I have long been fascinated by leadership, both in sporting teams and businesses. The notions of struggle, victory and defeat, and seeing individuals fight together for something greater than themselves is particularly inspiring. Men like Yvon Chouinard, founder of Patagonia or Jason Fried, founder of Basecamp, are two men who have driven to try things others wouldn’t, and as a result have created cultures that reflect the characters behind them. And like any great organisation, it's the standards set from the top that filter down and impact every decision made. Nowhere is this truer than at A. Lange & Söhne, the German watchmaker which is so fastidious in its attention to detail that it famously decorates parts of their movements the wearer will never see.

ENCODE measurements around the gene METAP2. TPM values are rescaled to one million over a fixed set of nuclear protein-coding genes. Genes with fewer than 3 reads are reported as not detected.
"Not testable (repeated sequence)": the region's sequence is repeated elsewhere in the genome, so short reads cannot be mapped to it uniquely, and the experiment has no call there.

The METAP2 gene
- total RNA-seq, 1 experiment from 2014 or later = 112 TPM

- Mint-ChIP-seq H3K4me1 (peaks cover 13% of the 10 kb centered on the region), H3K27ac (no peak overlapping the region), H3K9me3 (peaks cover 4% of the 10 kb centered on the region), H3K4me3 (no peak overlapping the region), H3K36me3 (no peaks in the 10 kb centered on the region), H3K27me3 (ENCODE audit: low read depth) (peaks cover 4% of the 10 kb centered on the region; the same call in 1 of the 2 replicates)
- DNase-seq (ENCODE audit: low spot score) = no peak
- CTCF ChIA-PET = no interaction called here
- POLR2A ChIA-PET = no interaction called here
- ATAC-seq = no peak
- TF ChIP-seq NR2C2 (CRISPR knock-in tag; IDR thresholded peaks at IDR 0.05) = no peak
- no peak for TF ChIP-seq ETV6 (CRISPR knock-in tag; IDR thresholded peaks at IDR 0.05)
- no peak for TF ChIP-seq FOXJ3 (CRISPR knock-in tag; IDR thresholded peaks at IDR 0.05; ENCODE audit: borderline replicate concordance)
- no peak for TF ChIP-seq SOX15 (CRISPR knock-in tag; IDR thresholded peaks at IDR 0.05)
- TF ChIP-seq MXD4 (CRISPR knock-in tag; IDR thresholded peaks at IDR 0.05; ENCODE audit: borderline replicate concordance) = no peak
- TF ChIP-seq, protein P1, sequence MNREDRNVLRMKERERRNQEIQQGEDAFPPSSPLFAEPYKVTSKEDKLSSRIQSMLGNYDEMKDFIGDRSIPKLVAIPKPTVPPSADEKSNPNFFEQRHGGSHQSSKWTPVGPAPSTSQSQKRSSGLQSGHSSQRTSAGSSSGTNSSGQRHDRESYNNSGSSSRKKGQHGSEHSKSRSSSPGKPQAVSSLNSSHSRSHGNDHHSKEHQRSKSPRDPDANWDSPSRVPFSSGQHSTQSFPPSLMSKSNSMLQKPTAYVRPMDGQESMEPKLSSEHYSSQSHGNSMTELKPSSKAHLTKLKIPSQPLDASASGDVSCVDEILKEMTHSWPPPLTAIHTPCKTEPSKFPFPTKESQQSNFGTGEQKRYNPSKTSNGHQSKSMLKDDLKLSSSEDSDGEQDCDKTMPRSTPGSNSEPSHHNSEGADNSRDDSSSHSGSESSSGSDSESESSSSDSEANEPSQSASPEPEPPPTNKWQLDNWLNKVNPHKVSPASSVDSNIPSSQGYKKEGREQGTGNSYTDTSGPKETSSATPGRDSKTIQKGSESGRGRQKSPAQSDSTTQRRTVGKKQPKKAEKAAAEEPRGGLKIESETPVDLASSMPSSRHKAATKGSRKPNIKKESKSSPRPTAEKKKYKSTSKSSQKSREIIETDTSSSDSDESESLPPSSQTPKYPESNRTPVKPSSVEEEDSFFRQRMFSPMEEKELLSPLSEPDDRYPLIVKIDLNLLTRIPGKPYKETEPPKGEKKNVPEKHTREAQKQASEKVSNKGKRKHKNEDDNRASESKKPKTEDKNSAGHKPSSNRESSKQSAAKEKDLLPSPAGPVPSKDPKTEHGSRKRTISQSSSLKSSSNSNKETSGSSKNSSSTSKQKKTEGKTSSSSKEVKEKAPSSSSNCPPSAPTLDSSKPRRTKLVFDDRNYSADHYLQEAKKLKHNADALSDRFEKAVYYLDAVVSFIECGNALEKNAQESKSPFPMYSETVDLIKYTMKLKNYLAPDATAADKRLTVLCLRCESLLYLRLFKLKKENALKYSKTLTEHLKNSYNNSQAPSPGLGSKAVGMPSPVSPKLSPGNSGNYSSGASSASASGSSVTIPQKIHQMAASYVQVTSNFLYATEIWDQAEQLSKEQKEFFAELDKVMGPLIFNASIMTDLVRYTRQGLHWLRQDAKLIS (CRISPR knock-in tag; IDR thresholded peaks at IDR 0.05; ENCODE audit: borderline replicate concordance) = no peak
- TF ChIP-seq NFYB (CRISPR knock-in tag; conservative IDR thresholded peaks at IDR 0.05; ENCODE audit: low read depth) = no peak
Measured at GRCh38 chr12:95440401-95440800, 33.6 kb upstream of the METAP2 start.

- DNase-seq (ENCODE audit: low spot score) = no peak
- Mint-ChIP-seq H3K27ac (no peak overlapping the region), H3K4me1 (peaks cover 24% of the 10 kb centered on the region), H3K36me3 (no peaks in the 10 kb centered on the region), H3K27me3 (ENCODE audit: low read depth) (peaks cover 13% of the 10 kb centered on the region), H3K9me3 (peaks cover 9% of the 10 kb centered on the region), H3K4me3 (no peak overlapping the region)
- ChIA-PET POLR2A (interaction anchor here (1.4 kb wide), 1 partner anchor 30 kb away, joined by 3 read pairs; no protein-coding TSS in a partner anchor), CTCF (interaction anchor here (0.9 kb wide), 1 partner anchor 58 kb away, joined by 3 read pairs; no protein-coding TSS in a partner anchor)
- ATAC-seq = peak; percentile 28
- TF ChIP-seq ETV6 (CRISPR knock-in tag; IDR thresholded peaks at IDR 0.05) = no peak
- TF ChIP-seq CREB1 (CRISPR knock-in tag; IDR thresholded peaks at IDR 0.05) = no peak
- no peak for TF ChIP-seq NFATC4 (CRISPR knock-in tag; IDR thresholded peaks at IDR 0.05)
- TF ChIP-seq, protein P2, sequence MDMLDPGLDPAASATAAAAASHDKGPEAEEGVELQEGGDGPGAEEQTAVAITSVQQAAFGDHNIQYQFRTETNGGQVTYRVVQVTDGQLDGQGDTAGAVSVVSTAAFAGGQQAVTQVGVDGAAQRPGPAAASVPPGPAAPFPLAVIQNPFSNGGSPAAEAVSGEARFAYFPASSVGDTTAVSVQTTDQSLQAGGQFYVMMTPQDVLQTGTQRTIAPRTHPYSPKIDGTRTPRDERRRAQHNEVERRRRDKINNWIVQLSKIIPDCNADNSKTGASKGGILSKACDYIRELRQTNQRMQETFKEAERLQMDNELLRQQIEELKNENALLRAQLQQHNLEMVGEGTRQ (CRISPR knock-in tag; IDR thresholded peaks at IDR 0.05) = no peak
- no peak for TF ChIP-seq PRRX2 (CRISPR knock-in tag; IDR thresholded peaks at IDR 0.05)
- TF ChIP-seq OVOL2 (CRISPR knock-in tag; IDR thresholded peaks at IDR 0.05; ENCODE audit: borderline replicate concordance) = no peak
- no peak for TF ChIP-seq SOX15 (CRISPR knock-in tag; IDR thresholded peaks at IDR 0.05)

Not only am I a huge fan of A. Lange & Söhne from a product perspective - they’ve designed some of the sexiest damn watches ever made - but I’m fascinated by how it manages to stay true to its core values; small volumes, considered design and the very highest levels of finishing even in turbulent times for the watch world (the brand happens to have a true gentleman in Mr Wilhelm Schmid leading it, which helps). And when I got the invite to join their team in Florence for the launch of a new watch, I just knew it was going to be like its movements: executed to perfection. Now, while Lange is a German company, and many of you will correctly wonder why it has crept onto its Richmont stable mate Panerai’s territory of Florence, the trip was not designed to showcase the brand’s past – but rather celebrate craftsmanship, and this involved showcasing a number of artisans in their natural domain.